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Reclassifying Marijuana, Career Advice and Workplace Disclosures: What I’m Reading This Week

May 17, 2024
A look at some news of note for safety professionals.

I can’t believe it’s Friday—and I’m dreading that the week has flown by. We’re in production for our next print issue, the deadline for America’s Safest Companies is near and I’m leaving for a vacation.

In other words, there are a lot of exciting things at work, but I’m also overwhelmed. I made some last minute online and in person purchases for our trip. I was simultaneously updating my packing list, grocery shopping list, to-do list and schedule during dinner a few weeks ago. I am rereading and redoing things because I am doubting my writing and editing abilities.

Amid this downward spiral, I presented myself with a question:

What can I do to make myself less stressed?

I’ve been leaning hard into that one, and it has helped. Yes, it would be nice to finish that task, but it’s not essential. Sure, if I had a spare hour or two, I’d tackle it, but I simply don’t have the time right now.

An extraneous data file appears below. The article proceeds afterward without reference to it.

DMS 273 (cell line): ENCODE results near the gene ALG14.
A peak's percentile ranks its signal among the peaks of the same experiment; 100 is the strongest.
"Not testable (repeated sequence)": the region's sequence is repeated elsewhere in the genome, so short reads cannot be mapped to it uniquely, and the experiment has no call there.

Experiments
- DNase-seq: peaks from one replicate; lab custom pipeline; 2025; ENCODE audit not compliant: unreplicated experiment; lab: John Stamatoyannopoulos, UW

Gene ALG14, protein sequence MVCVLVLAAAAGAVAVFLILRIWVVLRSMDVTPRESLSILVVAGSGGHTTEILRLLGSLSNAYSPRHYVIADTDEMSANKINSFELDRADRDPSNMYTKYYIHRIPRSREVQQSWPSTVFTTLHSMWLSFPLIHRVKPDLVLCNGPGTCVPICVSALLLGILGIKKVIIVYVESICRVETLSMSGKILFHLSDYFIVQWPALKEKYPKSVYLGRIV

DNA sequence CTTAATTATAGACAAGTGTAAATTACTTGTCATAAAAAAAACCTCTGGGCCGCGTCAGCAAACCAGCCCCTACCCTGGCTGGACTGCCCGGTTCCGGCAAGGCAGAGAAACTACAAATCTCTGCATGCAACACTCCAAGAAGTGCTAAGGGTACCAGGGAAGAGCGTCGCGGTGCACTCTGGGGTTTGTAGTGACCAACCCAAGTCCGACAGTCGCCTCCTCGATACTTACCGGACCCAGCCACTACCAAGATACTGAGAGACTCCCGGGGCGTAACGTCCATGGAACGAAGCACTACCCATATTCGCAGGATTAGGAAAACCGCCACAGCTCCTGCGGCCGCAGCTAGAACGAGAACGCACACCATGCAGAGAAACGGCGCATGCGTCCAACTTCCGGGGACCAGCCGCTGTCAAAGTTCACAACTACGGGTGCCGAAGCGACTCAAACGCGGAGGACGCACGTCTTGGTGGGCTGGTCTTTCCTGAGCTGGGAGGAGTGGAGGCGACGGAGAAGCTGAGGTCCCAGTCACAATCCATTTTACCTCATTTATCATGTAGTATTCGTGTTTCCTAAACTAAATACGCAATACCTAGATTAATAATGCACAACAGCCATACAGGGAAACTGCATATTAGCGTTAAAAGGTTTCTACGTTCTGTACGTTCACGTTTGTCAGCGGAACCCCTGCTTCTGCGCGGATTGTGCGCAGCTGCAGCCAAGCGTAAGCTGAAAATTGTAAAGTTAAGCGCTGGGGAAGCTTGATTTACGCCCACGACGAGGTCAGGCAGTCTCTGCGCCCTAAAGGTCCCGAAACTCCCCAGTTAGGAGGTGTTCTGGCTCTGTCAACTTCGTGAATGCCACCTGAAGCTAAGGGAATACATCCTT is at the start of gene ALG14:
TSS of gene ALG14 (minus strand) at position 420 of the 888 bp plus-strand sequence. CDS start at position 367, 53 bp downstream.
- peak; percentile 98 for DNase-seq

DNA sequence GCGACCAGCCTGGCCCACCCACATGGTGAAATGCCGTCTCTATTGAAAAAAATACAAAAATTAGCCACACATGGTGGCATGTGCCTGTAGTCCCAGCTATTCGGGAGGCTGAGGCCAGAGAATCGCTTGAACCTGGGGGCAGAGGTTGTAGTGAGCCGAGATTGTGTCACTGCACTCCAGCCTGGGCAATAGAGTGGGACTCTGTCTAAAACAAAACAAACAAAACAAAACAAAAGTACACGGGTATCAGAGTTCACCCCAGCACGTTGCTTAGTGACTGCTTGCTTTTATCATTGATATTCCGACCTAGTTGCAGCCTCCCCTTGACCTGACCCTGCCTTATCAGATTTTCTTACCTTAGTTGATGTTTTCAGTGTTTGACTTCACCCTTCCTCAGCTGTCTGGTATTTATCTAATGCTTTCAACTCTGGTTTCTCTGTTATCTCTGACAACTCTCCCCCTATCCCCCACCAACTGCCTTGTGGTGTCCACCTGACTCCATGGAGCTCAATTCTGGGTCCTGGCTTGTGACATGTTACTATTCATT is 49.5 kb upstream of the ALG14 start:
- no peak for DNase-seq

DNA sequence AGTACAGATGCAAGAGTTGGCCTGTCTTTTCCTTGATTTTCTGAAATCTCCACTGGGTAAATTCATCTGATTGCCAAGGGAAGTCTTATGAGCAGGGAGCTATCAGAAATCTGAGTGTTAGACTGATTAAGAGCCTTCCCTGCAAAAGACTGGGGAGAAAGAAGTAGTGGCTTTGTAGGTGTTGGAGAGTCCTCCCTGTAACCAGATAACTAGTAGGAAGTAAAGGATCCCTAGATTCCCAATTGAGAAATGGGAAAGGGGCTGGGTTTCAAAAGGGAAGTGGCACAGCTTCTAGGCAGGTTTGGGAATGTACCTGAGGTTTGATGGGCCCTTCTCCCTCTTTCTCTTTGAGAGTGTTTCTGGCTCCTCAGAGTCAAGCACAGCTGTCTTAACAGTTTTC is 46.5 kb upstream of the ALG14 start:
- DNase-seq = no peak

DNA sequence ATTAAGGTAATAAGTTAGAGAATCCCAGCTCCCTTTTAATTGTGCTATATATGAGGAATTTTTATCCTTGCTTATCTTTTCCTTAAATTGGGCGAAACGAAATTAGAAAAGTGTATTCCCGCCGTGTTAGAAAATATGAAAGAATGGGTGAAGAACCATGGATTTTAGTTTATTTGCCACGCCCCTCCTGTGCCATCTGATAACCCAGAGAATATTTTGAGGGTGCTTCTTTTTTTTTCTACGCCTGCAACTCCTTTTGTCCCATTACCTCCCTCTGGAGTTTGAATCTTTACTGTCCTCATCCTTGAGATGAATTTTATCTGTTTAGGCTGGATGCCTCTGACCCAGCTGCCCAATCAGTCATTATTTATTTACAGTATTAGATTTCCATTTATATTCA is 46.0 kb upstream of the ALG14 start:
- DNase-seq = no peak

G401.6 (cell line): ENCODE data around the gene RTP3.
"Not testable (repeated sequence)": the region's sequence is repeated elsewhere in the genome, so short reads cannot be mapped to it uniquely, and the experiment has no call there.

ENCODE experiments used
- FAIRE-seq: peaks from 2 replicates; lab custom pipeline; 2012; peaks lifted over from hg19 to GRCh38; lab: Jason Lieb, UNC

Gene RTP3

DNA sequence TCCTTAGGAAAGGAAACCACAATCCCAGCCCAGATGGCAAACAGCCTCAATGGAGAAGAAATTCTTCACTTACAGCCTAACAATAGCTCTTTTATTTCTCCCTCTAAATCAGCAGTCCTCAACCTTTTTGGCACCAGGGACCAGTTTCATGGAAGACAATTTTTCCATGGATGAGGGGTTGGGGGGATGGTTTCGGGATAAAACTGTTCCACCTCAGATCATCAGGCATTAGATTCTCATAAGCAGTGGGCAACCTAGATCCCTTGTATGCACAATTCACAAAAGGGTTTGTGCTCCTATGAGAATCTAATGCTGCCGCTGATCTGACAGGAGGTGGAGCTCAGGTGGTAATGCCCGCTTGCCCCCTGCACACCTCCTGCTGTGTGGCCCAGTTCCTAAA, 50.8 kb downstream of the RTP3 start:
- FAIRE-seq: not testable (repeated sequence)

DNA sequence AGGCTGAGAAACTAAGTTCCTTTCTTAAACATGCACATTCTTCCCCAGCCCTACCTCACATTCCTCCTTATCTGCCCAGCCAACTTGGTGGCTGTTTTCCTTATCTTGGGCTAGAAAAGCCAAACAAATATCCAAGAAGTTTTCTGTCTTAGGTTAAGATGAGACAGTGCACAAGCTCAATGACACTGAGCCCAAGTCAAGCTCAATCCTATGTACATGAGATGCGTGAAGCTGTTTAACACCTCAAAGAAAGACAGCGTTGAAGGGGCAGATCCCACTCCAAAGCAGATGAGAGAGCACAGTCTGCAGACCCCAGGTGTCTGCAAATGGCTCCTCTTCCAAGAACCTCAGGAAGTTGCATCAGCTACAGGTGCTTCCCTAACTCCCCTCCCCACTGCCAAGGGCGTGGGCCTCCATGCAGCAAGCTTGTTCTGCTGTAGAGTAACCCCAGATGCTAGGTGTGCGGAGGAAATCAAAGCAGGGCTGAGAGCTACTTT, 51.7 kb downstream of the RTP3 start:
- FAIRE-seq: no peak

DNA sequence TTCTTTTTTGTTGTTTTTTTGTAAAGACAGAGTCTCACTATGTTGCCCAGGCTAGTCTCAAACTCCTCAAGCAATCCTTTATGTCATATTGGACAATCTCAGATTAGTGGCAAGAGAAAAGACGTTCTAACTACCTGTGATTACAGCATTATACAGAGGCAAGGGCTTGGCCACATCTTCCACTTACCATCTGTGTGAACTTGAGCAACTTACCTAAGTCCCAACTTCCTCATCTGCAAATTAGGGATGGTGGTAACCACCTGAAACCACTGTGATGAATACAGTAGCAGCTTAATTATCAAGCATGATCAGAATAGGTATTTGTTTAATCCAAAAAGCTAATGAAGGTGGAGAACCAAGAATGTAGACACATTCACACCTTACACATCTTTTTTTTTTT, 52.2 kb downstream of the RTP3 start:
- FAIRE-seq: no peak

It helps have a partner who reminds you that vacations are supposed to be fun, so I need to stop worrying and enjoy myself. It also helps that I get migraines if I get less than six hours of sleep a night, so at least I’m somewhat rested.

Until next time, take care and be safe.

Reclassifying Marijuana

President Joe Biden announced on May 16 that his administration would proceed with reclassifying cannabis from a Schedule I drug to a Schedule III drug.

Marijuana has been classified as a Schedule I drug since 1972. According to the Controlled Substances Act, Schedule I drugs are considered to have now medical use and high potential for abuse. Other Schedule I substances include heroin, ecstasy and LSD.

This rescheduling would not make the good leaf legal at a federal level. However, it could make it easier to research the plant.

Currently, the Controlled Substances Act requires an individual who wishes to conduct research on Schedule I drugs to register with the U.S. Drug Enforcement Administration (DEA). If approval for research is granted, researchers must source their cannabis from the National Institute on Drug Abuse Drug Supply Program or cannabis and cannabis products may be imported from other countries with the proper authorizations.